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The National Health Insurance Service (NHIS) of Korea provides health insurance for over 90% of the population. The prevalence of smoking among Korean men is one of the highest in developed countries, and cancer incidence and mortality rates are the highest among all Asian countries.1 The NHIS has taken legal action against Korean and international tobacco companies and recently suffered a blow at the Supreme Court.2 This has attracted comment in Korean epidemiology journals.3 ,4 The familiarity of the issues from the history of epidemiology in Europe and America make the case disturbing and deserving of international attention. In particular, three aspects of the judgement (all identified as problematic in ref.4) deserve emphasis.
First, tobacco companies successfully argued that, beyond statutory warning labels, they had no duty to warn smokers of the dangers of smoking. Legislation obliges manufacturers to place specific warnings on packets, but the question concerned whether the statutory labels satisfied a duty to warn of the dangers of smoking. The court found no further duty, on the basis that the dangers of smoking are already widely known.
Even if the dangers of smoking are better known than they used to be, it is hard to accept that education is sufficient in this regard, especially given the relation between age of starting smoking, difficulty of stopping, duration of smoking habit, and risk of smoking-related diseases. Moreover, even if the present notoriety of smoking is deemed sufficient, it is largely because of the efforts of epidemiologists and others involved in public health. The Korean Supreme Court's decision implies that the efforts of epidemiologists and others involved in public health to raise awareness of the dangers of smoking have relieved tobacco companies operating in Korea of the cost of doing so, thus effectively improving the profitability of selling cigarettes in Korea. The idea that an epidemiologist who has worked hard to raise awareness of the dangers of smoking has thereby helped relieve a tobacco company of a duty to warn is troubling, from the perspective of the profession.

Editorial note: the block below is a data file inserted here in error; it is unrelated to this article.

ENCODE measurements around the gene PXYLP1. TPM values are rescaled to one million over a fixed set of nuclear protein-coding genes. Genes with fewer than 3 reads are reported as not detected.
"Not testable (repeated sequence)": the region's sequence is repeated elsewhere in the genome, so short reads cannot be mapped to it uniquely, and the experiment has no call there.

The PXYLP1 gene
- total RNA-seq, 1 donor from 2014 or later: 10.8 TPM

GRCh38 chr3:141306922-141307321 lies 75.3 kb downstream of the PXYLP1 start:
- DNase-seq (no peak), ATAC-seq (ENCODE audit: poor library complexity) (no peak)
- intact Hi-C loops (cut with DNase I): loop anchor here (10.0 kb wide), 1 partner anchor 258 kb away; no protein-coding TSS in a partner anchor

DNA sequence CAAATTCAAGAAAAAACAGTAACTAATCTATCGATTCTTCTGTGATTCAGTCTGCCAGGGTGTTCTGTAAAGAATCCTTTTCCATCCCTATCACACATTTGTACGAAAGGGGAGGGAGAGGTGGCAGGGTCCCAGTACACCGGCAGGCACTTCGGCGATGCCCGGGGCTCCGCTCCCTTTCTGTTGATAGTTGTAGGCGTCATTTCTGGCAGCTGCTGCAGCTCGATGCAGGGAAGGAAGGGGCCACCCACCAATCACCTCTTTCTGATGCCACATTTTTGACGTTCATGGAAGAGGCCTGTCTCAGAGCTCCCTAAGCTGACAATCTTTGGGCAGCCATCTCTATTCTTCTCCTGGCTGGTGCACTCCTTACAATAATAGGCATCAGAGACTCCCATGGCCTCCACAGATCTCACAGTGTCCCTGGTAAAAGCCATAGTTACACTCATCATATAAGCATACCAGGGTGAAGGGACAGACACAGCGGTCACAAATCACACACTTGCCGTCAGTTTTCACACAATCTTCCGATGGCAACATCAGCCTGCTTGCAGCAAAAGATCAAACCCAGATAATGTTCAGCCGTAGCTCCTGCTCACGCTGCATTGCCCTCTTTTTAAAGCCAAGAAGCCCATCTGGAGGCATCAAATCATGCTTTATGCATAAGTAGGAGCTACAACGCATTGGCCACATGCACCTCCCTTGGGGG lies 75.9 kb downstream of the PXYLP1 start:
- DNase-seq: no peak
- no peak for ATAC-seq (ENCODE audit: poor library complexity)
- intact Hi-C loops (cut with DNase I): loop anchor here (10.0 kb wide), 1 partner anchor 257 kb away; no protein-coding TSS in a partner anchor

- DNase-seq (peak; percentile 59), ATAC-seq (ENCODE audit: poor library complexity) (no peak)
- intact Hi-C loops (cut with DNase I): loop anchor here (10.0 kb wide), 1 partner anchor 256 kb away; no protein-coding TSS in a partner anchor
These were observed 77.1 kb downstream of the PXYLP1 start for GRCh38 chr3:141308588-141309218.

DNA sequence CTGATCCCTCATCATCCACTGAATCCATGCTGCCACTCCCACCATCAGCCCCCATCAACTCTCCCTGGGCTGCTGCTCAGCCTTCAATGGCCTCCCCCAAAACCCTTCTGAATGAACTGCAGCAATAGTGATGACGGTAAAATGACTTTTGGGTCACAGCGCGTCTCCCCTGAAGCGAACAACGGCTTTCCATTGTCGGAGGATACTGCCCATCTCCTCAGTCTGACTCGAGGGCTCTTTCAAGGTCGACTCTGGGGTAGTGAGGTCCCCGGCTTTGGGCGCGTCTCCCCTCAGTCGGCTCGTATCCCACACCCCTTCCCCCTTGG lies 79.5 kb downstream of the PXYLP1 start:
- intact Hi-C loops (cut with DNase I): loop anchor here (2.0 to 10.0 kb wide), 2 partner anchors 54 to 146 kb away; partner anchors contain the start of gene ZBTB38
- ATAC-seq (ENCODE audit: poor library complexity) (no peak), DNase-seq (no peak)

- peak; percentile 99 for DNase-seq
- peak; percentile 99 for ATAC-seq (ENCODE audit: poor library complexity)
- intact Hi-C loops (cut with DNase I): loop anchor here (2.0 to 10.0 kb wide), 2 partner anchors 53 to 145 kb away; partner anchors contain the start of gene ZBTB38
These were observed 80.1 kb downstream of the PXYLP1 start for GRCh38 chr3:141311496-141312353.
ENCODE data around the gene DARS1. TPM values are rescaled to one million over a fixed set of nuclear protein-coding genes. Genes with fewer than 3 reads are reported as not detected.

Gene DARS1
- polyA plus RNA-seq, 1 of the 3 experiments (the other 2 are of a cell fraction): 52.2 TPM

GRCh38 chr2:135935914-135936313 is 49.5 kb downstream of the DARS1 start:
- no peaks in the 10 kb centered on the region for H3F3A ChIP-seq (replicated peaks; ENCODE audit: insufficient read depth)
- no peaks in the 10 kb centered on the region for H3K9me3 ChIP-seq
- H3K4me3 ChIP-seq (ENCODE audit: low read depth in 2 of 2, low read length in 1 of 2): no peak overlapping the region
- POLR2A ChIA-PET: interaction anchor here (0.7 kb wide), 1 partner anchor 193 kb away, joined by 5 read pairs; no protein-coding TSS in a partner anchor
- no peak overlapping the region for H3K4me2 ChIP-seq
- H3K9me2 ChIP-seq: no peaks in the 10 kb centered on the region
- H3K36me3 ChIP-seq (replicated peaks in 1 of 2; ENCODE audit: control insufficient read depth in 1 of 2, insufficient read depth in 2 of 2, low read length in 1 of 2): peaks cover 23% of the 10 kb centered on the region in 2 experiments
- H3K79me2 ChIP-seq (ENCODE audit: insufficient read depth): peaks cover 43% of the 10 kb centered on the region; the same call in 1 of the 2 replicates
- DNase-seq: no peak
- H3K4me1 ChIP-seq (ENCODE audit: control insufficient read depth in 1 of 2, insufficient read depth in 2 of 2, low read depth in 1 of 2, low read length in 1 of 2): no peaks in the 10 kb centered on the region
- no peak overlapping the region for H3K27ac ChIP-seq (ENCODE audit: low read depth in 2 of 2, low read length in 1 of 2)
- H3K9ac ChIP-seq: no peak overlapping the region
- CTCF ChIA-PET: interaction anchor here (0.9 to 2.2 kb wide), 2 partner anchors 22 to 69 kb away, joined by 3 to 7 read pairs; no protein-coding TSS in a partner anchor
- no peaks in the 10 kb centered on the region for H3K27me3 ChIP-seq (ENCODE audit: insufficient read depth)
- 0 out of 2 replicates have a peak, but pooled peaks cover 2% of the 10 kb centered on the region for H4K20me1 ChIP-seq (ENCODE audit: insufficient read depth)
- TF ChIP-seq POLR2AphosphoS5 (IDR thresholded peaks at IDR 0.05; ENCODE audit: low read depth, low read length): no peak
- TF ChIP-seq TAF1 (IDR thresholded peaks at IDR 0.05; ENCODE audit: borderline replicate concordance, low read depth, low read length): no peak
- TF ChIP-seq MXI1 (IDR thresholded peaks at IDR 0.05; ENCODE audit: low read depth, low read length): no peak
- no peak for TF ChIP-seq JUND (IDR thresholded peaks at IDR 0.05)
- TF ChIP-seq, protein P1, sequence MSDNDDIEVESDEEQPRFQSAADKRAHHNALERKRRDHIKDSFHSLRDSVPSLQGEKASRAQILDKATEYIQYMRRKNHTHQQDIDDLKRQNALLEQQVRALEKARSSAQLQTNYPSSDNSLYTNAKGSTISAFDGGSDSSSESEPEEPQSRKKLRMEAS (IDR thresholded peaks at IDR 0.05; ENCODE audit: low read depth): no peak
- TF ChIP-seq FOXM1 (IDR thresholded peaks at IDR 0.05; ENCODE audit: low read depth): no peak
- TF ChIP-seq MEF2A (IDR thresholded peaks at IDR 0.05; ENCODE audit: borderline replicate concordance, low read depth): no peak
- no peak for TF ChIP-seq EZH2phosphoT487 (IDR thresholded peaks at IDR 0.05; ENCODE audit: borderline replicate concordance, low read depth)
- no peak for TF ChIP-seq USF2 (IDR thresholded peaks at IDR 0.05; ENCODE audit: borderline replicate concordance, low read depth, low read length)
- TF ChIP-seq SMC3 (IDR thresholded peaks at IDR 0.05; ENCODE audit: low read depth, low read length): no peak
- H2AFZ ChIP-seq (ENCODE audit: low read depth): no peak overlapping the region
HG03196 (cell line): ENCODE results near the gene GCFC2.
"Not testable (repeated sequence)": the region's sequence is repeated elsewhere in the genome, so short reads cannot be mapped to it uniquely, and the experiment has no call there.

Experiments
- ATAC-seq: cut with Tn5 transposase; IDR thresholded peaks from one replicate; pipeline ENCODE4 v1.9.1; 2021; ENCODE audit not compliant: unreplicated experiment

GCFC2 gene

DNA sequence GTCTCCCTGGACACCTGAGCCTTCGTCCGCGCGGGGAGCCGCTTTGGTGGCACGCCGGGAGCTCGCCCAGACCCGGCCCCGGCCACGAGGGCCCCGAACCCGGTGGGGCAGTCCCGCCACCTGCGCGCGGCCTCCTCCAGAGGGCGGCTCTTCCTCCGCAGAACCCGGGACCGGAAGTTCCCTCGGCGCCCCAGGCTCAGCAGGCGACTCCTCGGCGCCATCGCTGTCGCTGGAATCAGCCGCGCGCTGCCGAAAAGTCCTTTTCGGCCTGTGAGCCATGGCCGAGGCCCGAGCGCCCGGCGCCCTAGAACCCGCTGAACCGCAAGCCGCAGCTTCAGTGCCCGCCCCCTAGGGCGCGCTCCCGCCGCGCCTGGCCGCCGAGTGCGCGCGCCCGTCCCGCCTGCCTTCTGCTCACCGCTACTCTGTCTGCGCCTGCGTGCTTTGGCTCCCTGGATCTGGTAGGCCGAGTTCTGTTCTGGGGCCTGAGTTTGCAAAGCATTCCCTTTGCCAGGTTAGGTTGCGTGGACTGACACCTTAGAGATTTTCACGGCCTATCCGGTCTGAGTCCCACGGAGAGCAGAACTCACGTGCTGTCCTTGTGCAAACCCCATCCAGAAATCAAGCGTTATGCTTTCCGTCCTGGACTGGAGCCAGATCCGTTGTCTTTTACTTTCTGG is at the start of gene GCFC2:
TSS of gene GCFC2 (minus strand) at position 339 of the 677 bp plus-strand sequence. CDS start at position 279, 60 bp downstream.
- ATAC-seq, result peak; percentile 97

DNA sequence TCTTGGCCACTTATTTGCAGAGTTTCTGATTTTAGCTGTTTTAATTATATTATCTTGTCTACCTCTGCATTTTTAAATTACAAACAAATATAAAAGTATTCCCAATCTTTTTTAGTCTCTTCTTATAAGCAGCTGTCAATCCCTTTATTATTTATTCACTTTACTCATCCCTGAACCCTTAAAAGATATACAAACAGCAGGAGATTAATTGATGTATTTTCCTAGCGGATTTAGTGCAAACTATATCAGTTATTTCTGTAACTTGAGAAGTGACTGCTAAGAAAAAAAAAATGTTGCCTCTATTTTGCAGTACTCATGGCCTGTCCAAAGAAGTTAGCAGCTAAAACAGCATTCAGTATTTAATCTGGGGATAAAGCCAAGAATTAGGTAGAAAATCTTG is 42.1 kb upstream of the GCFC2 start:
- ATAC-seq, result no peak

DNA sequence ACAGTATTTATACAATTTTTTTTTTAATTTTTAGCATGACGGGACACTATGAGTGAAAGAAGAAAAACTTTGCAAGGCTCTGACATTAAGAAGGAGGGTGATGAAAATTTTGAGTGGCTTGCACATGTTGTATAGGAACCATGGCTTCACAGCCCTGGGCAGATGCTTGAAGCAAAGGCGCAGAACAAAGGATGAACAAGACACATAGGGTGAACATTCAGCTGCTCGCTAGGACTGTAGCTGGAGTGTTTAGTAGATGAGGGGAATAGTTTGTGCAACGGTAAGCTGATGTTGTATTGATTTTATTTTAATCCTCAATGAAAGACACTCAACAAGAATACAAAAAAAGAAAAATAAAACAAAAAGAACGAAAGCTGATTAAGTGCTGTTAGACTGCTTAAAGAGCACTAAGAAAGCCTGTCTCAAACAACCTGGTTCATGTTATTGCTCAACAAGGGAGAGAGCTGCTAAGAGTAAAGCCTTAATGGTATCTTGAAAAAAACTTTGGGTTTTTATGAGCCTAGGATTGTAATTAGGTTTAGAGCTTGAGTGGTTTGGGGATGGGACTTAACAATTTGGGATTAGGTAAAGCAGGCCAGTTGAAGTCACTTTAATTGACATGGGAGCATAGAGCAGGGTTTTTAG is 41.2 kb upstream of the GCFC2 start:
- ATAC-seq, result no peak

The second troubling feature of the judgement concerns a distinction between specific and non-specific diseases. The Korean Supreme Court has been convinced that diseases come in two kinds, specific and non-specific, with a specific disease being one with a characteristic cause, and a non-specific disease arising from more than one constellation of causes (for more detail on this distinction, see ref.4). The idea is that, because smoking is non-specific, a plaintiff needs to show that it was smoking and not something else that caused the lung cancer.